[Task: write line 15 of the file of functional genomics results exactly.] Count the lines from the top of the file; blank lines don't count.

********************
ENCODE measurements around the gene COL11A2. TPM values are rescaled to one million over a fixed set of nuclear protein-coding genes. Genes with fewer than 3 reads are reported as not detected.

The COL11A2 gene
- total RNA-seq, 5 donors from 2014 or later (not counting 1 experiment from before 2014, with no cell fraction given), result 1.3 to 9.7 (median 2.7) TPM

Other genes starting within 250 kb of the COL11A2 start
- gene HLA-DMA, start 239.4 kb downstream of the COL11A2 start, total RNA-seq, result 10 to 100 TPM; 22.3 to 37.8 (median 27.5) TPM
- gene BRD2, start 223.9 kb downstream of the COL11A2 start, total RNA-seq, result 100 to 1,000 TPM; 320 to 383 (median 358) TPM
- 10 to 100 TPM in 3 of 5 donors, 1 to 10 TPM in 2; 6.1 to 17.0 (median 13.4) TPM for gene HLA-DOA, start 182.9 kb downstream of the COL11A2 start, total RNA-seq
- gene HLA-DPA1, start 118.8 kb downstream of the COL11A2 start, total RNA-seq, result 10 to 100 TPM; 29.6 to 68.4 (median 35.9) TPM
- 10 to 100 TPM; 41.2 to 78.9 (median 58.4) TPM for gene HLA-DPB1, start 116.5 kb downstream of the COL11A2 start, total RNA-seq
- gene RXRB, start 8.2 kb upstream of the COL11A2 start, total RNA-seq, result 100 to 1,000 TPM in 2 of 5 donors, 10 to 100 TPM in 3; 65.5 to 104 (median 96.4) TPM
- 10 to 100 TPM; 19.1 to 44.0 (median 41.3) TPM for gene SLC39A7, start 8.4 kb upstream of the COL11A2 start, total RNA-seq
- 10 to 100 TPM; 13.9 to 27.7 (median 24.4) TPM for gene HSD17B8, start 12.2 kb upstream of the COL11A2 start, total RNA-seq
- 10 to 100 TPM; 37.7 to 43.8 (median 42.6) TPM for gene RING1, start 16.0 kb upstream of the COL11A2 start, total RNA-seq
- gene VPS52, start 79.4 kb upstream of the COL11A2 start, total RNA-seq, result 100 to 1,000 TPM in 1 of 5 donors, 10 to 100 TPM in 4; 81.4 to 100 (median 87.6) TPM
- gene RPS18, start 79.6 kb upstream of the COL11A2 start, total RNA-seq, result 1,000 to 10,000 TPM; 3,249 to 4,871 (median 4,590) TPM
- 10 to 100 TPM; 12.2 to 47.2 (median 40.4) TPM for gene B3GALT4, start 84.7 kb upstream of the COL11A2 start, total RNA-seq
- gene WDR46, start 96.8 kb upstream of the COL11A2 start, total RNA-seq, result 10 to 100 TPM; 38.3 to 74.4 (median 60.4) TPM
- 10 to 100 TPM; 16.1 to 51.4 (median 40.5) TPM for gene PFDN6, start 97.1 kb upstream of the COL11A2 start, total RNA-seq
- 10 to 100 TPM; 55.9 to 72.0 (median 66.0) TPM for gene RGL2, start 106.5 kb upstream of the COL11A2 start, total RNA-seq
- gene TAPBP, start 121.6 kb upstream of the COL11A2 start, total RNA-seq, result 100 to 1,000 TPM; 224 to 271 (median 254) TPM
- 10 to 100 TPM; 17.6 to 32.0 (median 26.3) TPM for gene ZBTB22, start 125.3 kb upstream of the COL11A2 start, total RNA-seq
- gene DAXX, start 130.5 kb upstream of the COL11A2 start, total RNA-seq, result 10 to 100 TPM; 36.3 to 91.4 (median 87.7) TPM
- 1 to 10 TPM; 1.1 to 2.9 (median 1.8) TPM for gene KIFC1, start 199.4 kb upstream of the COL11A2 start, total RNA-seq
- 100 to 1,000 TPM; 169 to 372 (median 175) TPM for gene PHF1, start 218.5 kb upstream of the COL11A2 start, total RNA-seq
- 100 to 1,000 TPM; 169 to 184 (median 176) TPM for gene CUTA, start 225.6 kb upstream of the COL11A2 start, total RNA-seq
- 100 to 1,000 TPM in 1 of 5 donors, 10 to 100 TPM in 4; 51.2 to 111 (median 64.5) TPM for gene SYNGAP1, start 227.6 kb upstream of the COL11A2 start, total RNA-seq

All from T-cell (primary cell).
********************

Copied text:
- gene RPS18, start 79.6 kb upstream of the COL11A2 start, total RNA-seq, result 1,000 to 10,000 TPM; 3,249 to 4,871 (median 4,590) TPM